The master of reinvention defies us all once again with his abstract electronic tinged masterpiece.
Bowie’s musical and non-musical career has been littered with moments and landmarks that transcended himself and culture in general. Be it within fashion, art direction, film or obviously music, he always looked at things in a different way, a manner that surprised, intrigued and delighted in equal measure. But always with an eye for the future, almost anticipating what would transpire next. His very being and essence were revolved around the concept of evolution, daring to go against prevailing trends, absorb what was around him and channel it into his music. Only a certain genius would be able to believe in this sort of journey, a self belief and ability that allowed for the relevancy to be retained and enjoyed by all for decades. We always believed in Bowie’s world, now it was time to become fully immersed in it.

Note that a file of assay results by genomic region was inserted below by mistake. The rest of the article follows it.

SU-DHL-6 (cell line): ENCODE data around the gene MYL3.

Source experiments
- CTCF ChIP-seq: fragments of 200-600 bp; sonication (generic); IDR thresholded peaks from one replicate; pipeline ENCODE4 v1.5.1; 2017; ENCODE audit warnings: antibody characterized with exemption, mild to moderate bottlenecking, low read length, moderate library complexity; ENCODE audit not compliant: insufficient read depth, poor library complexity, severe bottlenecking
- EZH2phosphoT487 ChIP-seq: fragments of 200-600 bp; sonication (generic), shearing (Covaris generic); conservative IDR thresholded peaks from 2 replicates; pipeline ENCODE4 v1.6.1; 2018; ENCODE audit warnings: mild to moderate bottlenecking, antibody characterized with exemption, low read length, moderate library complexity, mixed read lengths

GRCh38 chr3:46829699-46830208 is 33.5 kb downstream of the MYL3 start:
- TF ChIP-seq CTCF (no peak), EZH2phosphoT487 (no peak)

Bowie’s world was always populated with characters, figures, that allowed him to focus on a soundtrack that would fill the radio airwaves of all the cars and diners within it. The saucer eyed dreamer of his self titled debut through to his first classic, ‘Hunky Dory’, the emphasis was on reflection and space age exploration, partially inspired particularly by the musings of Lou Reed and the Velvet Underground, and perhaps the pan-Africanism of artists like Sun Ra. It was music for those who looked for an escape, and then grounded it in realism, exploring contexts and characters that allowed the listener to come back to plant earth. Then came his most celebrated character, Ziggy Stardust, who played guitar on Bowie’s most celebrated release, ‘The Rise and fall of Ziggy Stardust and the Spiders from Mars’. Here is where Bowie fully transcended himself from the music and into the hearts and minds of the generation who witnessed him on Top of the Pops, a alien creature, overly queer in his outfit and mannerisms, changing the face of pop music forever. It’s kind of tear jerking talking to people who witnessed this as kids, as when Bowie pointed at you during the line, ‘I had to phone someone so I picked on you’, everyone watching was suddenly invited into his world, his vision, his star eyed imagination. It was when Bowie fully became a part of not just music’s rich tapestry but as part of everyone, his form and look suddenly breaking the walls down and becoming alive and tangible. His performances during this period were groundbreaking in their artistry, with the costumes and musicality on display moving audiences into ecstasy, guiding them beyond the realms of reality and into some kind of 4th dimension, with Bowie the star of the show. It was all the more heartbreaking when Bowie dramatically announced the retirement of Ziggy, with fans shocked, and indeed the world. But Bowie was never going to accept being just one dimensional, his view of the world too broad and far reaching to being confined to just one reincarnation.